Who do you spend more time with….your device or your family? Take a hard and fast look at how much time you are spending turning to a device instead of your loved ones.
In a 2017 New York Times article, recent studies indicate that people check their smartphones more than 150 times per day and wouldn’t even think of going 24 hours without a device. Imagine then, if this is the case, we are rarely giving our full attention to our family. Real life connection is a necessity and should never be an afterthought of “Give me one more second”, “I’ll be there in a minute”, “Let me just finish up what I’m doing on my phone.” We are indirectly teaching our kids that objects take precedent over people.
How we get suckered into trends and lifestyle changes is beyond me. It sneaks up on us from out of nowhere. We mindlessly become followers because we see everyone else doing it and go along for the ride until one day, we are sitting by ourselves looking down at the world and think to look up.
One day, I looked up from my device with the thought, “Are people giving more attention to electronic devices than to their own family?” I wanted to test it out for myself by going on a week-long “device detox”, cleanse if you will.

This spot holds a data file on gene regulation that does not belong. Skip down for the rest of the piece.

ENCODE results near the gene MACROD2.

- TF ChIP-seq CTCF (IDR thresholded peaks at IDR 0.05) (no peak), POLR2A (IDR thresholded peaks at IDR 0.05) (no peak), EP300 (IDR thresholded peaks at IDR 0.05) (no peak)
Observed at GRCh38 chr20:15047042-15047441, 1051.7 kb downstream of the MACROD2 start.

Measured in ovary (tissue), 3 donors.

Let me say this friends, it was not easy. I didn’t think I used my device THAT much and in all reality, I wasn’t on it ALL the time but boy did I learn a lot about my daily habits, how the seconds add up and how my device was subtly overtaking my life. I learned that withdrawal symptoms are legit and it had become second nature for me to reach for my device when I had news to share, when I needed to take a pic, when I needed information, when I needed anything at all. I was turning toward it instead of life. Here’s all I learned:
- In-the-Flesh is so much better. I learned how much more I love the in-person story that exudes from people’s eyes and faces through their laughter, smiles and tears than from a screen. Experiencing emotions in the flesh rather than from a device is life-giving beyond belief and fills my bucket to the brim.
- Breathing again. It was like taking a breath of fresh air and savoring it for the first time. I learned that I love the feeling of freedom; the sense that a whole day is upon me and I don’t have to constantly check on something throughout the day. For the first time in a long time, I felt like I could breathe again.
- Hands are meant to create, connect and explore. They aren’t meant to cradle, cup or reach for a hand-held device for hours on end.
- Squirrel moments – be gone! I learned that I can be singular in focus, able to concentrate and give my full attention to something without having my whole day implode with the ever-present squirrel-like moments of a ring, a beep, a chirp or a vibrate that tell us that our immediate action and response is needed.
- Manners matter. Sitting in a room full of people with everyone’s heads down is disturbing and lonely. Worse yet, sitting next to people in a full-blown conversation on their phone is disheartening. Let’s take back manners and look people in the eye and be with the people who are right next to us.